The personal eating gear had to be cleaned back at camp. Al volunteered for this job. No one argued with him. Paul and Greg were on clean-up detail but had to clean out one of the big pots before they could leave.

 The big activity for the evening is going to the cantina to have a little fun. Before anyone leaves the personal gear and smellables must be gathered and the bear bags hung. It takes the scouts fifteen minutes to get their stuff together. Why? I have no idea. I did not think it was a major undertaking to accomplish.
 The crew gathers under the bear cable for the hanging. We will be having a bear chant tonight! Unfortunately Josh and Tim are getting a bit out of hand. Sex seems to be the number one thing on their minds. The bear chant they lead reflects this. I try to warn them to cut it out. It goes unheeded. They continue and shout out a swim cheer that goes a bit to far. "That's enough," I exclaim. "Any more of this and the whole crew will be doing ranger push-ups." (Ranger push-ups are done while wearing a packed backpack.) I am not the only one who is perturbed. Al is also upset by this display of unscoutlike behavior.
 Everyone but Ross and myself go to the cantina at 7:00. It gives me an opportunity to have a nice chat with Ross. We agree that if Josh and Tim keep up with the attitude they displayed tonight that they could be a problem. We have also noticed that Nathan seems to worrying about things a lot. Hopefully that will end as the trek continues.
 Two deer visit our camp fifteen minutes after the crew leaves. Ross and I try to get pictures but it is going to be difficult. A storm cloud is moving in, blocking our light. A flash will be needed, which means that we will have to get in close. We get a picture just as the rain begins to fall. 
 We quickly run from tent to tent to close any doors and windows that were left open by our crew members. I am almost tempted to let the open ones open as a lesson for future reference. We close them anyway to save the trouble that comes along with wet gear and sleeping bags. Ross spends the rest of the evening taking a nap. I write a few notes in my journal.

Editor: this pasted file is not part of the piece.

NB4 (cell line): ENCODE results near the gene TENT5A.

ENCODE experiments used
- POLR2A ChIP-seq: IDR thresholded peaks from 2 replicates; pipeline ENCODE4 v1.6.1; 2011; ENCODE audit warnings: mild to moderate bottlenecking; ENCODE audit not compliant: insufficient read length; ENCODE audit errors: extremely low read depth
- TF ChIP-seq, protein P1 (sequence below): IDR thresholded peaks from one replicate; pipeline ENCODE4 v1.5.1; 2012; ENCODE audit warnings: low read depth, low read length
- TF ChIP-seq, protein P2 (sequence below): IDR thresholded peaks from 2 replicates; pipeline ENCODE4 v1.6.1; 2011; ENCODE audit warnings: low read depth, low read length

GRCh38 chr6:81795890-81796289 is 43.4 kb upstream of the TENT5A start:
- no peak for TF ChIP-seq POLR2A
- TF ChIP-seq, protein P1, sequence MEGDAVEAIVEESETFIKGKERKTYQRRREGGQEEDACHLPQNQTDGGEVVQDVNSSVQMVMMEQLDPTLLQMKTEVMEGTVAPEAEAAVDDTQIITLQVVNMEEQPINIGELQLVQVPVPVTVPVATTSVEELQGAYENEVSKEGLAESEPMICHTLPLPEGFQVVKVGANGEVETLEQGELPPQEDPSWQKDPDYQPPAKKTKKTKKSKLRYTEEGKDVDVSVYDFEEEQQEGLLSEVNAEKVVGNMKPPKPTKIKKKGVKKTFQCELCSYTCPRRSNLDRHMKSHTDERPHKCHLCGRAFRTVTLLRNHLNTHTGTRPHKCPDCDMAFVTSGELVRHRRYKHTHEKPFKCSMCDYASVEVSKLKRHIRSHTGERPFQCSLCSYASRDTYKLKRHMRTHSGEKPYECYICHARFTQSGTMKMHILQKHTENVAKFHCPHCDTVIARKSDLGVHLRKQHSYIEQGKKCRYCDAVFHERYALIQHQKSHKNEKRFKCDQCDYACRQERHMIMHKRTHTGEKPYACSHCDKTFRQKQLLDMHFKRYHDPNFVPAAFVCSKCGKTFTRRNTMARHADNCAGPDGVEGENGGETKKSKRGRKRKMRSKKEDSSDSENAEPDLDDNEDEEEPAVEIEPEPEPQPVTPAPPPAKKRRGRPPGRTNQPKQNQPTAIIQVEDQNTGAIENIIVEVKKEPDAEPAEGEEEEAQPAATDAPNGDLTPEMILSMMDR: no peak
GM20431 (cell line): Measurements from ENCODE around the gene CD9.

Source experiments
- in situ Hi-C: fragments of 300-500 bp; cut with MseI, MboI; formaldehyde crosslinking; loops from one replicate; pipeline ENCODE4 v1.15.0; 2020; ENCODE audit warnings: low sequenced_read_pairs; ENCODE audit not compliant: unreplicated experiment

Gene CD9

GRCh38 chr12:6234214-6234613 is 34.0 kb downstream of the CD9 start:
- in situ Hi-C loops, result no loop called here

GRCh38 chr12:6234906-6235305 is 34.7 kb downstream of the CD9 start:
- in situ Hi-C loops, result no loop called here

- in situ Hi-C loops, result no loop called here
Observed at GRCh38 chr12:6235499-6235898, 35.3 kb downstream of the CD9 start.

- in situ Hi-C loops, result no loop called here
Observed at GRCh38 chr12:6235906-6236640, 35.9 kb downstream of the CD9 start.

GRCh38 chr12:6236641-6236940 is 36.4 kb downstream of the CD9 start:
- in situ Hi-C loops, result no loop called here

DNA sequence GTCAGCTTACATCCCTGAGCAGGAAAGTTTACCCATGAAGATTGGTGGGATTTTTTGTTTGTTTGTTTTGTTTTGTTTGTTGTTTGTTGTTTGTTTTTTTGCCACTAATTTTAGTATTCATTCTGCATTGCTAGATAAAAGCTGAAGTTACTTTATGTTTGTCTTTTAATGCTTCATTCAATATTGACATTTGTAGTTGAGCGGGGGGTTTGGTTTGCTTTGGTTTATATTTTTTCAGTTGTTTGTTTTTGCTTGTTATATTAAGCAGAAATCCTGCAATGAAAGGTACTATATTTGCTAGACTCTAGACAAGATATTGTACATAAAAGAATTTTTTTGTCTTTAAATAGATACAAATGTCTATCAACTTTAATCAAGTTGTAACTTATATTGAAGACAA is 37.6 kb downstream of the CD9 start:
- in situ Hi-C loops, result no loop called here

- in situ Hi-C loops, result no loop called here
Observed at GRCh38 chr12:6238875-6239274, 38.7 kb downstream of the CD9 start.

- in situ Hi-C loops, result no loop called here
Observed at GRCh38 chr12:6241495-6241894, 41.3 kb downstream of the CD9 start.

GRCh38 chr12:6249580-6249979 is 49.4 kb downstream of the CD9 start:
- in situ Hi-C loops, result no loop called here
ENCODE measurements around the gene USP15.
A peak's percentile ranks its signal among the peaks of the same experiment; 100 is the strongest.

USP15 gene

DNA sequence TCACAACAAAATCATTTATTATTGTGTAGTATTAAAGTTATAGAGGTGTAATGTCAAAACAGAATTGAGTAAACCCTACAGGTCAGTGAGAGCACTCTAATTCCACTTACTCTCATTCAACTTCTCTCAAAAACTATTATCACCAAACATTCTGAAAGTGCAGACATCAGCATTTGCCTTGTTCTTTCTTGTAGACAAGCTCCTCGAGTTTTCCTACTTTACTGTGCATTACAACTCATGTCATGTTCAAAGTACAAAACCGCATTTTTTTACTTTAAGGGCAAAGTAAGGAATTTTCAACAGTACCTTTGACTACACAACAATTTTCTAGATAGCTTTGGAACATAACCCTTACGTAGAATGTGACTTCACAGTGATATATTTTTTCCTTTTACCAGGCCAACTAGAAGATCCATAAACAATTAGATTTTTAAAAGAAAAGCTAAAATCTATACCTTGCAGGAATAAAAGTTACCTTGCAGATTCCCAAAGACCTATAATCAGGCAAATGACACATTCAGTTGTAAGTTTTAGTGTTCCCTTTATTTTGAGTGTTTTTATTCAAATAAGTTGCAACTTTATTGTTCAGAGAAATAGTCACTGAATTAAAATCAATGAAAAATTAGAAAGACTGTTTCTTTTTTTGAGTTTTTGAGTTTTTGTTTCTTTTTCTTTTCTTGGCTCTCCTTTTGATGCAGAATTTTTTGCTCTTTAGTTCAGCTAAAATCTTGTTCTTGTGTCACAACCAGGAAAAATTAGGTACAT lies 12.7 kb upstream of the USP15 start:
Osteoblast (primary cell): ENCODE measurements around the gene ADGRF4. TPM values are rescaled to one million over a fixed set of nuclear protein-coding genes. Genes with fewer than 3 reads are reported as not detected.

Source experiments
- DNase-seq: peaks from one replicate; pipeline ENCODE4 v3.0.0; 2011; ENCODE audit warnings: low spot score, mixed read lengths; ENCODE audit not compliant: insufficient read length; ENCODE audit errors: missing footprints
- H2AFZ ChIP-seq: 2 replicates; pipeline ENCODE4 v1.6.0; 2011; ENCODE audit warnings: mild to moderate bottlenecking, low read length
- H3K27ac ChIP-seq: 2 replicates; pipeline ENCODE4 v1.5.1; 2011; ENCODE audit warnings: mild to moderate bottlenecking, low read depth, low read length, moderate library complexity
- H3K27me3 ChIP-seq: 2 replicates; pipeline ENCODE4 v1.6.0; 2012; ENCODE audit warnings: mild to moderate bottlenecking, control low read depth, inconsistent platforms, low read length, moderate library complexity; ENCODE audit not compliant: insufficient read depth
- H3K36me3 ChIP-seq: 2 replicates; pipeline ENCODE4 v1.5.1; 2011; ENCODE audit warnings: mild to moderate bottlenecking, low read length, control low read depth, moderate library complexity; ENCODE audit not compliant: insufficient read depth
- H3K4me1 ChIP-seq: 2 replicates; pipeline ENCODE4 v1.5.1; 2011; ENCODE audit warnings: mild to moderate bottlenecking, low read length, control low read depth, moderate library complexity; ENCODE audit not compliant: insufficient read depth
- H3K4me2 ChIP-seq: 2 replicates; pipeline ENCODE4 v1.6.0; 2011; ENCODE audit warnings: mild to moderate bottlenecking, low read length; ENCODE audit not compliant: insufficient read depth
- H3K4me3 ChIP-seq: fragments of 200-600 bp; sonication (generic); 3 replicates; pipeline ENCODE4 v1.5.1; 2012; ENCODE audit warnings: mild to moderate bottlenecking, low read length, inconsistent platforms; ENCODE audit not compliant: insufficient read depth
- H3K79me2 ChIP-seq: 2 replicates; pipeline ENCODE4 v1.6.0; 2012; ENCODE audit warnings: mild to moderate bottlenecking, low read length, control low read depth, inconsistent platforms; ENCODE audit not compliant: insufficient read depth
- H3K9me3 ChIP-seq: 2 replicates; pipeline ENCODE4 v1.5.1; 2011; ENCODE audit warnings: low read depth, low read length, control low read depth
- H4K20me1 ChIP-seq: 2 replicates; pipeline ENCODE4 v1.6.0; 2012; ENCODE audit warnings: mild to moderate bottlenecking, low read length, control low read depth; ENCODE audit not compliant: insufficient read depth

The crew comes back to camp shortly after 9:00 p.m. It seems that it was a wild time in the town tonight. I am told of the crazy stunts done by us and the Texas crew. The girls were dancing on the tables. Scouts were singing at the top of the lungs. Josh even tried his card trick on scouts from other crews.
 Where were Al and Tom during all this? Quietly playing cards on a table off to the side. I am surprised that Al did not tell our guys to calm down and act like scouts. I guess the boys needed a night to relieve a bit of excitement and tension that had build up over the last couple of days and this was a harmless enough activity. Besides, the gals who run the cantina did not seem to mind.
 Tim, Paul and Jason were kind enough to write a report about the events that happened at the cantina. I include it here:

 Well, 7:30 rolled around, we rolled down to the cantina. It started up as a regular evening. Then Troop 68 rolled in. Nothing odd about them, they grabbed their drink and chow. Luckily, they found a table in the far corner.
 They started playing a friendly game of quarters. Troop 68 noticed a familiar song being sung in the other corner. The song was Kum Ba Yah. Troop 68 joined in with the party. We had a blast with the songs that were played. Everything from Garth Brooks to Queen.
 Well, this young man named Tim Nathe was given a challenge, which Mr. Nathe willingly accepted. The challenge was a chug-a-lug contest. Mr. Nathe was two for two, and no other challengers.
 Then two fine looking bar ladies started shaking. Mr. Nathe noticed a young Texan flirting with the bar ladies. Mr. Nathe, along with Mr. Joshua Spoden, had a brainstorm...the Crappie.   Well, they got up after the crappie and the whole troop was pumped up. Mr. Nathe had another brainstorm...the Pit. He told the rest of the troop and also told the young flirting Texan about his idea. The Texan asked his fellow mates about the idea. They agreed. We used the Texan's table. The first to go was a Russian.
 Well, to make a long story short, everyone from both troops went. Over all it was one of the best nights at Philmont. The whole troop from Melrose included Paul, Pete, Jason, Corey, Josh, Nathan, Greg, Al, and Tom. 
 The Texas boys thought it was a good night too. Hopefully we will see our good friends (Texans) at Tooth Ridge on the last night of our Philmont trek.
 P.S.  Troop 68 is known and respected as the wildest and most fun troop around.

 (Yea! Right!)

 It is time for Roses and Thorns. Most of the crew agrees that the action at the cantina was a major 'rose'. Pete likes his new hip strap. Nathan's thorn was losing at horseshoes to Jason. His 'rose' was that the crew was there to support him through this troubled time in his life.
 We are in bed by 9:25. Suddenly, there is trouble in the tent next to us. Greg has a bloody nose. It takes a while to stop it but finally peace reigns over our campsite.


Ready to move on to the next part?
Then let's go to
Part 4.

1992 Philmont Journal:

Page 1
Page 2
Page 3
Page 4
Page 5
Page 6
Page 7
Page 8

1992 Philmont gallery:
(under developement)